Ireland is at risk of a virulent strain of 'Aussie flu' this winter, leaving hospitals facing the prospect of "horrific" levels of overcrowding, a doctors' conference was told yesterday.
Dr Laura Durcan, vice-president of the Irish Hospital Consultants Association (IHCA), said the intensive care unit in Beaumont Hospital in Dublin was reported to be operating at 130pc capacity during the week.
Dr Durcan, a rheumatologist in Beaumont, told the annual conference of the IHCA in Dublin "things are going to get much worse this winter" if a strong flu strain strikes.
There are currently only 35 full-time equivalent ICU consultant posts rather than the 82 which are required, the meeting was told.
The sickest patients in intensive care are also being impacted because of a lack of specialists and facilities.
Earlier, the meeting heard that many cancer patients are not being seen in the recommended target time of two weeks because of a shortage of doctors and beds.
A new model of care for urology to deal with illnesses such as prostate cancer was launched this month but it has little chance of success due to the chronic shortage of urologists, doctors claimed.
"We currently have 37 urologists across Ireland, one third of what New Zealand has, or only 15pc of the number in Denmark - both countries have similar populations to Ireland," the meeting was told.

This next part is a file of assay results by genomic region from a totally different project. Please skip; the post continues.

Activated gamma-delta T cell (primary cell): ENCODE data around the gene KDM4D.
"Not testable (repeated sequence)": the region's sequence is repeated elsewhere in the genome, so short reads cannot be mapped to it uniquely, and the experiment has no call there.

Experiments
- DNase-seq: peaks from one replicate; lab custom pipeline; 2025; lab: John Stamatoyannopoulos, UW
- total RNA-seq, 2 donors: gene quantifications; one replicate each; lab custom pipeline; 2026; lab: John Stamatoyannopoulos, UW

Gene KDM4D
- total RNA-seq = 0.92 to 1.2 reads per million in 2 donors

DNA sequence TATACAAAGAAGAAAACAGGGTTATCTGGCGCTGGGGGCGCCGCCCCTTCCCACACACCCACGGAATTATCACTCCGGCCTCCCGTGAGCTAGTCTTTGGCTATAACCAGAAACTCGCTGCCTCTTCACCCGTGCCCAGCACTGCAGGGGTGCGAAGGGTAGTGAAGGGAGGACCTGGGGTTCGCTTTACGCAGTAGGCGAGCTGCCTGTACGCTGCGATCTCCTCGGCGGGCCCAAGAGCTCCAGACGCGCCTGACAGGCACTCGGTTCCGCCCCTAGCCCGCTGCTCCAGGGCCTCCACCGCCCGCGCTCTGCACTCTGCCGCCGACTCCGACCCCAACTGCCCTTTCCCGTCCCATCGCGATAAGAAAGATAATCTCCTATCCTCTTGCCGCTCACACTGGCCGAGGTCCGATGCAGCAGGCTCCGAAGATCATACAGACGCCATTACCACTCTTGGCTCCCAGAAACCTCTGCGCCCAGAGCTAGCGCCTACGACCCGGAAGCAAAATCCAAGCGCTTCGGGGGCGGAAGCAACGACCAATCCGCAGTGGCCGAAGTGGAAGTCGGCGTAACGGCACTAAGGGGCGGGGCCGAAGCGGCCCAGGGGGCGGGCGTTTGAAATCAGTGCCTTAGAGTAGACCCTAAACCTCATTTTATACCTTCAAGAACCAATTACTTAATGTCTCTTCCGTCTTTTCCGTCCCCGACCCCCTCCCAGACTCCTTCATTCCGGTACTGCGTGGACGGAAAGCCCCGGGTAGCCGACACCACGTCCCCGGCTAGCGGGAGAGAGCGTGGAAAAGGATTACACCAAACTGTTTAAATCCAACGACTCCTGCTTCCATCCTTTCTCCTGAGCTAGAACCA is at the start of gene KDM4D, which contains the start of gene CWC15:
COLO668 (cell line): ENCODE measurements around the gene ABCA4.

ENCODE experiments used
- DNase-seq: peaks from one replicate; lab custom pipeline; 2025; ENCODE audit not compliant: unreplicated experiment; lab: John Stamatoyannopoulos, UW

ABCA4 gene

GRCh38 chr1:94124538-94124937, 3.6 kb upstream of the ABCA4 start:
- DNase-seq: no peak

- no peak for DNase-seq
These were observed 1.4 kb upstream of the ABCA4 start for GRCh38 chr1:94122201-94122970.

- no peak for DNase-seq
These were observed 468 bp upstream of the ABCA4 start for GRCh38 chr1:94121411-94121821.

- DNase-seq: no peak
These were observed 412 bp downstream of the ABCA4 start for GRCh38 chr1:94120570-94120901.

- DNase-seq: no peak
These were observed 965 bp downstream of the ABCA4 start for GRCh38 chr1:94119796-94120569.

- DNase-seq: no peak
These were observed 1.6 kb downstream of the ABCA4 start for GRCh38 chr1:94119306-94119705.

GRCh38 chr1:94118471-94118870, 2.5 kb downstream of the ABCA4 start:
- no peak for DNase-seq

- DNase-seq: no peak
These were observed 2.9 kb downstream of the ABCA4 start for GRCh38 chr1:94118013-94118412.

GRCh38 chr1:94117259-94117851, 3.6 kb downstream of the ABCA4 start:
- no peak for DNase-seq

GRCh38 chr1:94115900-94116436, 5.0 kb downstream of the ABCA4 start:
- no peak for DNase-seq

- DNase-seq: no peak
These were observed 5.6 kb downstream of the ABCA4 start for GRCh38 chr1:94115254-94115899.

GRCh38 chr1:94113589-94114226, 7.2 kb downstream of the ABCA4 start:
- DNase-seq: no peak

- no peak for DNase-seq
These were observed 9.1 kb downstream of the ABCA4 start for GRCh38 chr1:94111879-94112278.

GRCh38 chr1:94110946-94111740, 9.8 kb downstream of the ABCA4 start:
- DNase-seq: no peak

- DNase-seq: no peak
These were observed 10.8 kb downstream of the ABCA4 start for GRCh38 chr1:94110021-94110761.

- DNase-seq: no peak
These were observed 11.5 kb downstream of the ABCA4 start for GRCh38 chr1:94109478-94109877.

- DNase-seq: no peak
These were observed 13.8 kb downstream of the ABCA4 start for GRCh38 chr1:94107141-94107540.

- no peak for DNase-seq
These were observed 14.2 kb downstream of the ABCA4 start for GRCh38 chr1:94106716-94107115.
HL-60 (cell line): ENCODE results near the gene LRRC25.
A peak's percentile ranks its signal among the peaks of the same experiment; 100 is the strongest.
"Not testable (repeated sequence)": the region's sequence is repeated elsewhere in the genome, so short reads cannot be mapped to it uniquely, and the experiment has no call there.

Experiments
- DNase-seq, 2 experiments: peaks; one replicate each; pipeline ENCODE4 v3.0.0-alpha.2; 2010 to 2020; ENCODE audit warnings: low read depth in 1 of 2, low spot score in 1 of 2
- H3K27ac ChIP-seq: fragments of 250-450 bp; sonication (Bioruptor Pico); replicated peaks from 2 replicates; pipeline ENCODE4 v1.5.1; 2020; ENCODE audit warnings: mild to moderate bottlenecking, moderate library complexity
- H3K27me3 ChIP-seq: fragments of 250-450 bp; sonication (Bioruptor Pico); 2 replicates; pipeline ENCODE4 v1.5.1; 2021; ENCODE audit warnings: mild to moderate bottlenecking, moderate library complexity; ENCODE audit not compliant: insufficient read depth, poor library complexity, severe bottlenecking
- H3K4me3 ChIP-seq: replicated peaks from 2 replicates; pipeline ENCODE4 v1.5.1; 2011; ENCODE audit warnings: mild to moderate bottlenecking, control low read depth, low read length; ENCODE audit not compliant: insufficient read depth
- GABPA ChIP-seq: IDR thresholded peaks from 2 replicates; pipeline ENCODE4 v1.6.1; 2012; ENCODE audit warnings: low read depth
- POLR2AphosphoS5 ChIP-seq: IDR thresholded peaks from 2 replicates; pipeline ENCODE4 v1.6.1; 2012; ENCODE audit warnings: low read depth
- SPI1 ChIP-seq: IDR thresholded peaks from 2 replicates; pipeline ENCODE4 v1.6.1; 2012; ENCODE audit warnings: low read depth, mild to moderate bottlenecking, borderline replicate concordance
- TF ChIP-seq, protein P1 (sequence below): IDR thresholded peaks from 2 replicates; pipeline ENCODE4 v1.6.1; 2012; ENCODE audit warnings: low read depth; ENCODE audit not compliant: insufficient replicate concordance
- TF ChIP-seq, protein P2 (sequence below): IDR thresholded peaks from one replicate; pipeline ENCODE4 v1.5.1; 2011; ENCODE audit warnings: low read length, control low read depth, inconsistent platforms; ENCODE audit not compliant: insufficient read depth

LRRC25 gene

They warned the Government's national mental health plan, A Vision for Change, first published in 2006 as a blueprint for the delivery of these services, remains hugely under-resourced.
IHCA president Dr Donal O'Hanlon said: "The word crisis, when describing our health services, is now unfortunately an overused and devalued term, yet the truth is that all the indicators point to the fact that the delivery of our health services, year on year, is diminishing.
"The numbers of patients waiting are increasing and access is becoming more restricted. The IHCA's #CareCantWait campaign in recent months has been raising awareness as to the extent of this problem.
"Not only are hundreds of thousands of patients now waiting to see a consultant, but key national health care programmes in areas such as mental health, intensive care, maternity services and cancer care are at risk of failure because of the consultant recruitment crisis."
Health Minister Simon Harris did not attend because of a diary clash and Minister of State Jim Daly, who was due to stand in for him, also had to withdraw.